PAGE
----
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Wednesday 17th September 2014
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Ukraine: The Story On The Russian Soldiers

Tuesday, 26th August 2014 12:46

We don?t know what sort of duress these men may be speaking under, or what they have been told to say, but their accounts seem to be telling broadly the same story.

They say that they did not know they were crossing into Ukraine, that they were told they were taking part in a military drill and several describe how they painted over their military number plates accordingly.

One man is asked what he would like to say to his commanders and to President Putin?  "Everything is a lie," he replies.

Another says they have come here "as cannon fodder".

He shows his military identity tag and reads out his service number.

"We are simple lads here," he says. "We do what they tell us."

All of the men identify themselves as paratroopers from the 331st regiment of the 98th airborne division, based in central Russia.

The footage has clearly been edited, there are jump cuts in places but, interestingly, Russia does not deny that these are its servicemen, on Ukrainian soil.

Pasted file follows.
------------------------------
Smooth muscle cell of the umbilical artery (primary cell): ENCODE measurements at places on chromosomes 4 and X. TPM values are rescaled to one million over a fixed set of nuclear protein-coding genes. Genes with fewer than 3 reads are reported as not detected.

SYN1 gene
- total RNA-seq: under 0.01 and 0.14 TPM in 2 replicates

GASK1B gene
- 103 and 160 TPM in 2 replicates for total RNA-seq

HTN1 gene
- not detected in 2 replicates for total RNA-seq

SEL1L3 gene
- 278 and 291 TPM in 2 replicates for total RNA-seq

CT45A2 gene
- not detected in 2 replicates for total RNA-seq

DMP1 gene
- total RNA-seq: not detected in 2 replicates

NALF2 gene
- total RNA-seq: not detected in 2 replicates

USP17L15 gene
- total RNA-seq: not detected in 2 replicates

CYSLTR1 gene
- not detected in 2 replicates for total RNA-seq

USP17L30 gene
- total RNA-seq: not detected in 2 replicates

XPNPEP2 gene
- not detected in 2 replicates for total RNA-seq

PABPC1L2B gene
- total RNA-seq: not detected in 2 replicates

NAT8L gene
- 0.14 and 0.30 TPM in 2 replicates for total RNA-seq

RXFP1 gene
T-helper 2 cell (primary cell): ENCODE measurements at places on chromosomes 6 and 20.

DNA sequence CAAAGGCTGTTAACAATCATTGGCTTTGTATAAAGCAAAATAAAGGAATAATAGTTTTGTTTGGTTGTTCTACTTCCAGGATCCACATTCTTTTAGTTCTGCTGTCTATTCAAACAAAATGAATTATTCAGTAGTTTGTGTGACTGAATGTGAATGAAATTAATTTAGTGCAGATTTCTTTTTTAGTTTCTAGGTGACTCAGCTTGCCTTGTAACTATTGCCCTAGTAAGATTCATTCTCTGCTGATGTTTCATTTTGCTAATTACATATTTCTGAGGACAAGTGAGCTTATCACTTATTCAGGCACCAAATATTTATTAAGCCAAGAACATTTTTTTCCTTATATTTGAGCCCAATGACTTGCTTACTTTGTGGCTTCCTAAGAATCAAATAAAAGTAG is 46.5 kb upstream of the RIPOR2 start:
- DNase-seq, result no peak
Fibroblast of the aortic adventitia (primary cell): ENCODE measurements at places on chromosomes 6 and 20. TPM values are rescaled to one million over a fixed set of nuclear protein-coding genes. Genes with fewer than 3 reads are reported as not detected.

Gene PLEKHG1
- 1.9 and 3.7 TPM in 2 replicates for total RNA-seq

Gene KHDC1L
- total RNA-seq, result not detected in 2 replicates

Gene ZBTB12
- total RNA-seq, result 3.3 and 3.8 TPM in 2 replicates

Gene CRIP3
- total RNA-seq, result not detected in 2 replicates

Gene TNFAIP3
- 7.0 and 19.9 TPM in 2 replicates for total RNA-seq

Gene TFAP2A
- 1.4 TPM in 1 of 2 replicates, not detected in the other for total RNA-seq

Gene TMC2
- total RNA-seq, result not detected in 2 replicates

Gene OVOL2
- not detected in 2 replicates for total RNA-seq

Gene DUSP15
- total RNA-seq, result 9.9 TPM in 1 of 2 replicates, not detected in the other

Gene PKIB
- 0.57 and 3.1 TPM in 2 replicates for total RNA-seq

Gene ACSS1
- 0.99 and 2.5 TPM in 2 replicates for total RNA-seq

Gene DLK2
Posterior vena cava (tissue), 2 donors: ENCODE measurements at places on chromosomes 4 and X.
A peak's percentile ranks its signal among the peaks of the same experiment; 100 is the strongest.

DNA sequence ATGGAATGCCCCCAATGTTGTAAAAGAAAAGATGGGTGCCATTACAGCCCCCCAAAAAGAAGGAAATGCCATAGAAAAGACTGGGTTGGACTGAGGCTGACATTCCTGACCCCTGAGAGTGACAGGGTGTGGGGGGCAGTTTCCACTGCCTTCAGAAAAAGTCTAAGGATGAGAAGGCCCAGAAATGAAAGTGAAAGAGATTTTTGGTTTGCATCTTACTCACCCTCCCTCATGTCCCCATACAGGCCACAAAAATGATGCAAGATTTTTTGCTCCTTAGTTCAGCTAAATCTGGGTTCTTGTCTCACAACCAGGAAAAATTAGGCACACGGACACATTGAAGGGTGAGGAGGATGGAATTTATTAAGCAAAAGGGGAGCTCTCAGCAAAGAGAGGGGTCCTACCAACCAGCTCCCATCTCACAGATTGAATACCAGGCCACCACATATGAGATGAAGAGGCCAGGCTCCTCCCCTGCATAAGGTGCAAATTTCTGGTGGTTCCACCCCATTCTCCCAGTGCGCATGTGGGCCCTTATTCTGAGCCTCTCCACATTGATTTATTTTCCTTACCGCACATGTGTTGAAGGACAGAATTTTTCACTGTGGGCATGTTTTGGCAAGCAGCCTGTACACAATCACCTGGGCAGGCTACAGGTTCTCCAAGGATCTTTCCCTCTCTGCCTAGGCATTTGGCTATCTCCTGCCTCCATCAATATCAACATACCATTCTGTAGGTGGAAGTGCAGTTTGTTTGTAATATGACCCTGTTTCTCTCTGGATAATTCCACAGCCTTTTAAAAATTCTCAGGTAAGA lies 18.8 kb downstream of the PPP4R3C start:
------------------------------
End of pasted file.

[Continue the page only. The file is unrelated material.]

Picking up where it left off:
A defence ministry source told Russian news agencies this morning that the soldiers had been taking part in patrolling a section of the Russia-Ukrainian border, that they had crossed it "most likely by accident" in an unmarked section.

But these men, at least according to Ukraine's State Security Service, were not detained a few hundred metres across the border ? they say they were captured near the village of Dzerkalne, between 20 and 30km (12-18 miles) from the border into Ukrainian territory, approximately 50km (31 miles) south-east of the rebel stronghold of Donetsk.

At best, that would be a very embarrassing navigational failure for the paratroopers who are seen as an elite regiment Russian military regiment.

At worst, it's a significant escalation.

The US Embassy in Moscow just posted this on its official twitter feed: "Weekend incursion indicates Russian-directed counteroffensive may be underway in Donetsk and Luhansk oblasts."

It?s hardly the ideal backdrop to talks between Presidents Putin and Poroshenko in Minsk today.

That they are talking at all is significant.

This will be their first direct meeting, the last was an impromptu doorway chat engineered by Germany's Chancellor Merkel at a D-day commemoration ceremony in June.

But it's difficult to see there will be much common ground and all sides have been lowering expectations on a breakthrough.

Russia wants an unconditional ceasefire and a negotiated political settlement with rebels in the East.

Ukraine has long claimed Russia is supporting and arming those rebels. Capturing Russian paratroopers on its territory is unlikely to convince them that they are not.